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People with hepatitis C are 2 to 5 times more likely to develop certain head and neck cancers
(MD Anderson Cancer Center) Long associated with liver cancer and non-Hodgkin’s lymphoma, a study from The University of Texas MD Anderson Cancer Center revealed that the hepatitis C virus (HCV) is associated with certain head and neck cancers.
The findings, published in the Journal of the National Cancer Institute, could have significant implications for both the screening of those with the virus and the treatment of those with head and neck cancers.
Hepatitis C, the most common blood-borne infection in the U.S., is a virus that affects up to 1.5 percent of the population.
It’s estimated that as many as 3.9 million are chronically infected with the virus, according to the researchers.
In the last few years, new antiviral drugs have made it possible to cure more than 90 percent of the HCV population, says Harrys A. Torres, M.D., associate professor, Infectious Disease, Infection Control and Employee Health.
The antivirals are oral medications taken once or twice daily with almost no side effects, he explains.
In 2009, MD Anderson opened what remains the only clinic of its kind at a comprehensive cancer center to address the unmet medical needs of its patients with HCV.
“To our surprise, we saw a number of head and neck cancer patients who tested positive for the hepatitis C virus. With this observation we began to wonder if there was an undiscovered correlation between the two. Our findings tell us that the association between hepatitis C and oropharyngeal and non-oropharyngeal cancers is as high as its link to non-Hodgkin’s lymphoma.”
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Oropharyngeal cancers occur in the oropharynx, or the middle part of the throat, including the back one-third of the tongue, the soft palate, tonsil, and side and back walls of the throat.
Non-oropharyngeal cancers include those occurring in the oral cavity, nasal cavity and larynx.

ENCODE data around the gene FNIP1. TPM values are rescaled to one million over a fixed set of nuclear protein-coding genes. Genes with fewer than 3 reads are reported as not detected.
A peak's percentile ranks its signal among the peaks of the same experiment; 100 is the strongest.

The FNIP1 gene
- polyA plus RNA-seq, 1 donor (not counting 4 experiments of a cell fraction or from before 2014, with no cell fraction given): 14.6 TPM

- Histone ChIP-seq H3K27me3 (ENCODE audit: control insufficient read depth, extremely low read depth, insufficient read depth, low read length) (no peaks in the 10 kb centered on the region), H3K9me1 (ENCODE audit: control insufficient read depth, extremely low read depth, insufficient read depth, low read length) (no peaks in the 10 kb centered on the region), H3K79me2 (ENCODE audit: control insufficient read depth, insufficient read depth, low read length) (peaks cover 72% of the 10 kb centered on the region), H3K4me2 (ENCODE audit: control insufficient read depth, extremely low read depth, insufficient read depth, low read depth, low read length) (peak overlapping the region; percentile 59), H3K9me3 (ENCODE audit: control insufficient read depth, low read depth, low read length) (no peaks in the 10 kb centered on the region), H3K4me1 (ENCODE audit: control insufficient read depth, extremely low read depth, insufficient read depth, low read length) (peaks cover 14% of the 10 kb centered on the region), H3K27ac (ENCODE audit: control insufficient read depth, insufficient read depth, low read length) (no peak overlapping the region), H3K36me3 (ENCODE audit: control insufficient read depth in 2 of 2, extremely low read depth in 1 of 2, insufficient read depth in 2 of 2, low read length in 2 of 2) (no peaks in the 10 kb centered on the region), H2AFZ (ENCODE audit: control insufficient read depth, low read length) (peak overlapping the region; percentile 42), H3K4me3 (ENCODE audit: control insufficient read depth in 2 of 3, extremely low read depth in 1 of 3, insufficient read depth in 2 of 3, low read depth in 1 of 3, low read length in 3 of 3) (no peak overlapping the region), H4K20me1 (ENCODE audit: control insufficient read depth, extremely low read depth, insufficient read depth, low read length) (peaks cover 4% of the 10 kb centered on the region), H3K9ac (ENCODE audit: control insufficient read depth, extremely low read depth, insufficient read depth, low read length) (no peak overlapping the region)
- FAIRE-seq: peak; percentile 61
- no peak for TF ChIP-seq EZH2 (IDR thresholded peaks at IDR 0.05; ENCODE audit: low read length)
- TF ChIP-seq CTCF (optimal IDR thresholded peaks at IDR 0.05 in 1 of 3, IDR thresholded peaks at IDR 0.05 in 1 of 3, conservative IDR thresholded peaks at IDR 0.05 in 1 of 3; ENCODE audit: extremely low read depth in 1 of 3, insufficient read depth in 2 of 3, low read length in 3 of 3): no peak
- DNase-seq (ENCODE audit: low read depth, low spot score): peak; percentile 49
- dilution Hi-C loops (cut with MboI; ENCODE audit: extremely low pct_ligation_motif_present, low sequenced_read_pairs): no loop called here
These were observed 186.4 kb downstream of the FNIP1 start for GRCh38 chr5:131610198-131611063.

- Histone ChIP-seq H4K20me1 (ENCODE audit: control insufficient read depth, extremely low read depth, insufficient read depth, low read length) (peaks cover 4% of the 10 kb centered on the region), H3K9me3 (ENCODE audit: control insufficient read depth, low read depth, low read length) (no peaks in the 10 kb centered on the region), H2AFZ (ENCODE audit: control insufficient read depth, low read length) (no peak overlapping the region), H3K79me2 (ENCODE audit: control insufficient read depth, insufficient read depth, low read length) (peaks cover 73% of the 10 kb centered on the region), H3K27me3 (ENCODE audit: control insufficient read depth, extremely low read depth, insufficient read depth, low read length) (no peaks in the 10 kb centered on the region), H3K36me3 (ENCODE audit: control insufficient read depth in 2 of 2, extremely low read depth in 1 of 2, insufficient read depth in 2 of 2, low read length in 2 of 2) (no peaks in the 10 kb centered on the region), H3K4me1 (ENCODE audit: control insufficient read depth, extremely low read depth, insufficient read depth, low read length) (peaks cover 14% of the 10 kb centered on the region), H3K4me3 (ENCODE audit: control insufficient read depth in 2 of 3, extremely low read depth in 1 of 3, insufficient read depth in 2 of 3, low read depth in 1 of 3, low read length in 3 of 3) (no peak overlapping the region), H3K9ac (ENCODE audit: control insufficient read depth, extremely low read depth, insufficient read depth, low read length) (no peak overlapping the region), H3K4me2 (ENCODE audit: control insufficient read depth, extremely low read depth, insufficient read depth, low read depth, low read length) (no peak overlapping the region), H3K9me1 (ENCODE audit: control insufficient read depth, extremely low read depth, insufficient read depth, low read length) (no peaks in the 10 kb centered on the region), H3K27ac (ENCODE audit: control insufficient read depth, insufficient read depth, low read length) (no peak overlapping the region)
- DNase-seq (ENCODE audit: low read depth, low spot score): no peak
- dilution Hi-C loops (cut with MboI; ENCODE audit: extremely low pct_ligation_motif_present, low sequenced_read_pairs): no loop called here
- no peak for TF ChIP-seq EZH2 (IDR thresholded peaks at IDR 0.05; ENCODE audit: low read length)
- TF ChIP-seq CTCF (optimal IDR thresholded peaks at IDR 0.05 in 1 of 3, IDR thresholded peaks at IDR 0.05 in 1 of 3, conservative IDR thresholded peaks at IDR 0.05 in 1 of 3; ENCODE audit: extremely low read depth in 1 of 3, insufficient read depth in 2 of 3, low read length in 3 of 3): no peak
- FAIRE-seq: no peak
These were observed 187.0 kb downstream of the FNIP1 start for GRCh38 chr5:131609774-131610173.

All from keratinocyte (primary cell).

This finding, says Torres, is an area of great interest for future research study. Given the association found between the two viruses in this patient population, Torres and colleagues plan to look at other HPV-associated cancers and their possible link to HCV, under MD Anderson’s Moon Shots Program.
Torres notes that it will be important to screen for HCV because treatment with antiviral drugs may possibly prevent cancer from ever developing, as reported for liver cancers and non-Hodgkin’s lymphoma.
It may also impact treatment for patients who have already developed cancer. In fact, for patients with HCV and some indolent non-Hodgkin’s lymphoma, Torres notes that the National Comprehensive Cancer Network guidelines now recommend that the HCV be treated first, given that it is curable. In some cases, explains Torres, the lymphoma has disappeared upon treating the HCV with antiviral therapies.
With these findings, MD Anderson plans to screen and treat all head and cancer patients with HCV and follow their outcomes.
Educating both the general hepatology and infectious disease communities — those primarily treating patients with HCV — is critical so they understand HCV impacts not only the liver, but is a systemic infection.
“What we are trying to make all understand is that this is an infection that has consequences — and it’s an infection we can cure,” says Torres.
The study was supported by the NIH/NCI, award number P30CA016672 and was the recipient of the 2015 Conquer Cancer Foundation of American Society of Clinical Oncology Merit Award.
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